|2019 Davis Cup finals|
|Venue: Caja Magica, Madrid Dates: 18-24 November|
|Coverage: Listen on BBC Radio 5 Live Sports Extra from Wednesday, 20 November; Live text coverage on selected matches on the BBC Sport website and app. Click here for Live Guide.|
Great Britain’s opening tie at the Davis Cup finals will go down to a pivotal doubles rubber after Dan Evans lost to Dutchman Robin Haase in Madrid.
British number one Evans looked on course for a one-sided win before Haase fought back to win 3-6 7-6 (7-5) 6-4.
Haase levelled the tie after Andy Murray said he “didn’t deserve” to beat world number 179 Tallon Griekspoor.
Jamie Murray and Neal Skupski are set to play in the deciding doubles later on Wednesday.
If they beat Dutch pair Wesley Koolhof and Jean-Julien Rojer, Britain’s second round-robin tie against Kazakhstan on Thursday will determine who reaches the quarter-finals as group winners.
Defeat for Murray and Skupski would seriously damage Britain’s hopes of progressing to the knockout stage and mean they would have to beat the Kazakhs simply to keep alive their hopes.
A potentially complex scenario looked set to be redundant when 29-year-old Evans raced ahead against Haase and served for the match as he aimed to give Britain an unassailable 2-0 lead in the three-rubber tie.
Evans dominated 32-year-old Haase, once ranked 33rd in the world but now outside the top 150, in a one-sided first set before the powerful Dutchman cut out the errors and began to land more heavy groundstrokes which rocked the Briton.
Evans, ranked 42nd, fought off six break points in the second game of the second set, reasserting his authority to go another break up and serve for the match at 5-4.
However, a nervous game allowed Haase to survive and then go on to take the second set in a tie-break where Evans also paid the price for some edgy service points while a mini-break up.
From that point Haase looked rejuvenated, finding his spots with some blistering winners in the final set and going on to clinch victory in two hours and 23 minutes on his third match point.
Earlier, Murray survived a scare against Griekspoor to win 6-7 (7-9) 6-4 7-6 (7-5) in a thrilling group opener.
“I’m obviously relieved just now,” the Scot said. “I fought extremely hard but he dictated a lot of the points.”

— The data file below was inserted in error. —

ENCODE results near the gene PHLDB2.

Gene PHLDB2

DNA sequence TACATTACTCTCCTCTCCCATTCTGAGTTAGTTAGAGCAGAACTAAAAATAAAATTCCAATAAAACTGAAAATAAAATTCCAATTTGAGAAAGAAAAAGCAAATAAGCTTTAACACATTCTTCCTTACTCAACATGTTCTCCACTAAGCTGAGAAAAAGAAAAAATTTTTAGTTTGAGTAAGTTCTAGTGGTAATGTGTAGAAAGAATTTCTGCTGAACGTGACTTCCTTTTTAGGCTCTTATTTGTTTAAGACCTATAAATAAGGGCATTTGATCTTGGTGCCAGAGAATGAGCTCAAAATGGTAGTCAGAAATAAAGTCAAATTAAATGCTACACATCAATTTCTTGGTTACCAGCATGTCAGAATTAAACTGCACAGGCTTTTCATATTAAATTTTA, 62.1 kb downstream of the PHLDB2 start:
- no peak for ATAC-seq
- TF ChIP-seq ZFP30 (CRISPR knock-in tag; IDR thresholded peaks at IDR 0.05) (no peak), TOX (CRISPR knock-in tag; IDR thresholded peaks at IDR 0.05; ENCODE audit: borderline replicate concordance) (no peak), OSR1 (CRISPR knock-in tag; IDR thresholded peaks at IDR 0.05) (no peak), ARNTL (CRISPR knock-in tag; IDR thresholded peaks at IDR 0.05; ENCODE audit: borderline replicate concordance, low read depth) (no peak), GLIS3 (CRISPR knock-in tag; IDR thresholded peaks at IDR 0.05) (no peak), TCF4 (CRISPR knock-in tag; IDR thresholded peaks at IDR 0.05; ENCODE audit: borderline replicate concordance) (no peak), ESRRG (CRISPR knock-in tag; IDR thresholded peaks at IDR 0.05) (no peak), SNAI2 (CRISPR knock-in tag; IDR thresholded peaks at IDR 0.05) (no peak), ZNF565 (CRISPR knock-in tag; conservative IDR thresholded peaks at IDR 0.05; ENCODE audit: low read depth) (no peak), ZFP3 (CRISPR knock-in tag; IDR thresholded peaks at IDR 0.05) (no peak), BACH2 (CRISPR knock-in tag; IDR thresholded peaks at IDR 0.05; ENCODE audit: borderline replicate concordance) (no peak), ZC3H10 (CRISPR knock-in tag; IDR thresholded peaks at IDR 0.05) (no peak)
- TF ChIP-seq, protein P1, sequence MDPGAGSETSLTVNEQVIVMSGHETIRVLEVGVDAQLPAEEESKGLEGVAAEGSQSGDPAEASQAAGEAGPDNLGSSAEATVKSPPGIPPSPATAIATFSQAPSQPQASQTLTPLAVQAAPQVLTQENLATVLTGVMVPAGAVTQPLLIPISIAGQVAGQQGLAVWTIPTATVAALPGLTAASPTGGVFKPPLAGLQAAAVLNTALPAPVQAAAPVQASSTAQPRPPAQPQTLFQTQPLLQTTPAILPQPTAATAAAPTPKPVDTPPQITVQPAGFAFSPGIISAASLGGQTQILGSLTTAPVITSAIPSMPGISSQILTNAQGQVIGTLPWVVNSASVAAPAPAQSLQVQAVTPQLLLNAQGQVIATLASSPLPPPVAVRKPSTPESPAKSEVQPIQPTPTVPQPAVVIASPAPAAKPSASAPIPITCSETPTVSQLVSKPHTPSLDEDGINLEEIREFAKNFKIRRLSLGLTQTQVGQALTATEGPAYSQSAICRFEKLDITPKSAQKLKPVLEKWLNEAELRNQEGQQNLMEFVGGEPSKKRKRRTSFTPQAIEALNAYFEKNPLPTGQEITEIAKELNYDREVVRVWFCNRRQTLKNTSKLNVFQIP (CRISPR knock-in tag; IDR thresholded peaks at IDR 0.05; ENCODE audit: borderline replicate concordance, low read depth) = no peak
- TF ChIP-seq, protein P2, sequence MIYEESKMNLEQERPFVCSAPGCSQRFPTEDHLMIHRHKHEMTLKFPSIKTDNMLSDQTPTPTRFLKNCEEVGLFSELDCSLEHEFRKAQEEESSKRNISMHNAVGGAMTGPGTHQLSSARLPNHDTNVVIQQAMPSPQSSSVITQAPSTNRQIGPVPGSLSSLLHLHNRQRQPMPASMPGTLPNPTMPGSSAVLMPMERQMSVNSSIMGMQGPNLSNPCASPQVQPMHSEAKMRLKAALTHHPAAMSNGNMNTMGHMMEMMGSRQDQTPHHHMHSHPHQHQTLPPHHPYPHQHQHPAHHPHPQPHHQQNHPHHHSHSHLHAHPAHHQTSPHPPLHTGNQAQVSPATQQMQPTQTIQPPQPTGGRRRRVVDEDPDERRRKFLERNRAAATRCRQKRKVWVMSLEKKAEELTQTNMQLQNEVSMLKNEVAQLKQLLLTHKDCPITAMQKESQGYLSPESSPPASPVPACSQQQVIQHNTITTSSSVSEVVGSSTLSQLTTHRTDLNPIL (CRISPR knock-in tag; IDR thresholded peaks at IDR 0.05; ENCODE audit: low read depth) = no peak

Eighteen nations are contesting a football-style tournament for the first time to determine the Davis Cup champions, with the winners of the six groups and the two best-placed runners-up reaching the quarter-finals.
Murray finds Griekspoor’s hitting hard to handle
Former world number one Murray has not played a competitive match since winning the European Open title in Antwerp more than a month ago and he appeared to struggle physically at times against Griekspoor.
Murray revealed before the tournament he was at the heaviest weight of his career as he took a couple of weeks off to spend with his newborn son, joking with the media in Spain on Tuesday that he still needed to shift “the last couple of kilos”.
While that may not have been the contributing factor for a sluggish first-set performance, there was a lack of match sharpness as he found the big-hitting Griekspoor hard to handle.
The 23-year-old Dutchman may have only won two ATP Tour matches in his career but they came against three-time Grand Slam champion Stan Wawrinka and Russian world number 17 Karen Khachanov, illustrating his capability of causing problems for the very best.
Eleven aces and some impressive first-serve statistics in the mid-80s rocked Murray in the first set, before the Scot showed signs of improvement in the second – although far from his best – to level the match.